Having a Heart

This year, ensure you keep AEDs at the work site and train the team in their use.

I’m typing this column smack dab in the middle of February, a month we often associate with heart-shaped boxes of candy. However, February also marks a month-long heart health and heart attack awareness campaign, American Heart Month, which encourages individuals, especially women, to focus on their cardiovascular health.

Why is that important? Heart disease is the leading cause of death for U.S. men and women, as well as most racial groups in the United States. Every year, 805,000 Americans have a heart attack, 605,000 of them for the first time, according to the CDC.

Moreover, approximately 10,000 cardiac arrests occur in the workplace each year in the United States, according to the American Heart Association (AHA). And what are the fatality rates in heart attack victims if treatment isn’t provided until emergency response arrives? Waiting for emergency medical system personnel to save the worker results in only a 5 to 7 percent chance of survival, according to OSHA. If that isn’t a sobering statistic, then I don’t know what is.

The benefits of CPR training are clear: According to the AHA, when bystanders apply CPR immediately during a cardiac arrest that is occurring in a location that isn’t a hospital (such as the workplace), they can double or triple the victim’s chance of survival. That’s a huge boost.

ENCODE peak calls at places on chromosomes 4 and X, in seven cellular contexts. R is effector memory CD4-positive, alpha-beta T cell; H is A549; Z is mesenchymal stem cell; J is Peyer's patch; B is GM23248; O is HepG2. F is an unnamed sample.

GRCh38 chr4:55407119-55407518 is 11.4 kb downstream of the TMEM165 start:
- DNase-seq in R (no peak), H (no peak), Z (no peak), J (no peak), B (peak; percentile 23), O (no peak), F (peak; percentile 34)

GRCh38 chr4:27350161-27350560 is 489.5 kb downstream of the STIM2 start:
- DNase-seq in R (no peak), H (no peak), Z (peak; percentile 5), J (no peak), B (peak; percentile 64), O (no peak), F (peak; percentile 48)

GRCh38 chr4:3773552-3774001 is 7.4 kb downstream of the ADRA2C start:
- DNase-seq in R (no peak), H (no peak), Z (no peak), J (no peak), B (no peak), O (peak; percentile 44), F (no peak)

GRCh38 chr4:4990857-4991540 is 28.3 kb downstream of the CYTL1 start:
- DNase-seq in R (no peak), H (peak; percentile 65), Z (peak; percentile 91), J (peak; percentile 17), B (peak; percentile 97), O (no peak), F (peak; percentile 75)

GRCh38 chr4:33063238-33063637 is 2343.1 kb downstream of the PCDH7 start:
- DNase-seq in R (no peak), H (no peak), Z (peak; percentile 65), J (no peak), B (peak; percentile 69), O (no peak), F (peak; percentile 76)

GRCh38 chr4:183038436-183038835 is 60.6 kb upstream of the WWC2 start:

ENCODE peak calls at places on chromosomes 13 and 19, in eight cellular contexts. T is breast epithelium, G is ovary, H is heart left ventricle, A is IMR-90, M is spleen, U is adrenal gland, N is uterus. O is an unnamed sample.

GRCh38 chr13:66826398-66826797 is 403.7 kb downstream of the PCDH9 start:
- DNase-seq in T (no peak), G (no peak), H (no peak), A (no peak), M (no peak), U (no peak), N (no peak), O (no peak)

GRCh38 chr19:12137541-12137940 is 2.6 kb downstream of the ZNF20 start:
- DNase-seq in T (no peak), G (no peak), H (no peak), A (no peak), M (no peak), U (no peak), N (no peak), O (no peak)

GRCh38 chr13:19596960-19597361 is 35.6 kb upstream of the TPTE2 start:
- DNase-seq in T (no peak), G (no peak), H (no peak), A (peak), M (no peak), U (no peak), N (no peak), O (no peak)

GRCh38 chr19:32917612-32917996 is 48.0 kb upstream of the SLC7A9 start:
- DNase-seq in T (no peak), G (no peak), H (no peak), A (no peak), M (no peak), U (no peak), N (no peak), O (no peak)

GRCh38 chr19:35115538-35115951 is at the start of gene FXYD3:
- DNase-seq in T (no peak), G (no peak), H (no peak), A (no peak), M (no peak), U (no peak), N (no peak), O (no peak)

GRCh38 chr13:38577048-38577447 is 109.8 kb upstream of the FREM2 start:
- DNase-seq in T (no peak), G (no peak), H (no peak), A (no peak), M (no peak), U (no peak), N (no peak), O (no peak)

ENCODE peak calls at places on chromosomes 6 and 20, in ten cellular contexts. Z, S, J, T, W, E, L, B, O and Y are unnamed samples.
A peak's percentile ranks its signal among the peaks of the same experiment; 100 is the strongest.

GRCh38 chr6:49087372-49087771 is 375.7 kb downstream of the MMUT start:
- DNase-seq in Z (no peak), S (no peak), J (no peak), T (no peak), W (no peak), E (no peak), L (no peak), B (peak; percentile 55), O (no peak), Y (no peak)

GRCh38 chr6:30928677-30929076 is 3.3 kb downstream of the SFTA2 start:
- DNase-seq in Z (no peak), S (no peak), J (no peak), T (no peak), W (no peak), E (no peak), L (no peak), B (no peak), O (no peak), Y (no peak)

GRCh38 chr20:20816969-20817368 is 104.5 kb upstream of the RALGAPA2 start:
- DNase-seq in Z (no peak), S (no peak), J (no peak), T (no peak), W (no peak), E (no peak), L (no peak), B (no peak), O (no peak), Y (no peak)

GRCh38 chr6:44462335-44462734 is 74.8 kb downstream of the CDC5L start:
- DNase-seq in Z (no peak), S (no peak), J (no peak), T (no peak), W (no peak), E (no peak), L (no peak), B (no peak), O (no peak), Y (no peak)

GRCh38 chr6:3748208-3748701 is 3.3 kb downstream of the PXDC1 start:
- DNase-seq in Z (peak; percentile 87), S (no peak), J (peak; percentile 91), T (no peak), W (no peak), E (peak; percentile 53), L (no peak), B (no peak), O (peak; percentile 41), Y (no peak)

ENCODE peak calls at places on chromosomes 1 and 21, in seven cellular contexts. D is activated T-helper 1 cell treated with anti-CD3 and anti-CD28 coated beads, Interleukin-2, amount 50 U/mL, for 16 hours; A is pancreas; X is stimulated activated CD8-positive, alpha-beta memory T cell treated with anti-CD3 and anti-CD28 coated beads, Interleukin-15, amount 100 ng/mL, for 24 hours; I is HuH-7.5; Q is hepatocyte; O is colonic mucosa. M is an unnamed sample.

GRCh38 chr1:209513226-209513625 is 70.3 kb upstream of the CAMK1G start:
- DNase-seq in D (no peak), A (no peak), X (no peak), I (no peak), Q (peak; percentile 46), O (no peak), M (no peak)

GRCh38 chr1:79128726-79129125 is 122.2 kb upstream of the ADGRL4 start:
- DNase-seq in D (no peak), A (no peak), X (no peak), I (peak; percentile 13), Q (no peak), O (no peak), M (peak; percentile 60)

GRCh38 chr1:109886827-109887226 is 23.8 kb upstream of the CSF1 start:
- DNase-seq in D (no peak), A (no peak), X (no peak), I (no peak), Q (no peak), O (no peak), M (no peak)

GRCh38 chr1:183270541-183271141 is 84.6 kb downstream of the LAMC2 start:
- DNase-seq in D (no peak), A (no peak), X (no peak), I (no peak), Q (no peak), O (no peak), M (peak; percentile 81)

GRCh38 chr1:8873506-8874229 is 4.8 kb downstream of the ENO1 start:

But there’s another piece to workplace heart attack response, and that’s automated external defibrillators (AEDs). AEDs analyze a victim’s heart rhythm for ventricular fibrillation, the uncoordinated heart rhythm that is most often responsible for sudden cardiac arrest. The AED then delivers an electric shock to restore the victim’s heart rhythm to normal.

When CPR is combined with the early use of an AED, a victim’s chances of surviving an out-of-hospital cardiac arrest can increase substantially. To illustrate, the Journal of the American College of Cardiology examined 13,769 out-of-hospital cardiac arrests that occurred between December 2005 and May 2007 and found that 38 percent of victims who received CPR and an AED shock from bystanders survived all the way to hospital discharge.

AEDs should be a regular component of any workplace’s first aid readiness and emergency response. The devices are small and light and typically cost between $1,200 and $2,500 (with some units touching $3,000 on the outside). The cost to get AED training is on par with CPR training costs, and good sources for combined CPR/AED training include the AHA, the American Red Cross, and local community centers or hospitals, which will provide certifications upon completion.

Suffice it to say, if you want to spread the love during Heart Month, adding AEDs to your workplace safety program is a great way to let the team know you care.

This article originally appeared in the February/March 2024 issue of Occupational Health & Safety.

About the Author

David Kopf is the publisher and executive editor of Occupational Health & Safety magazine.

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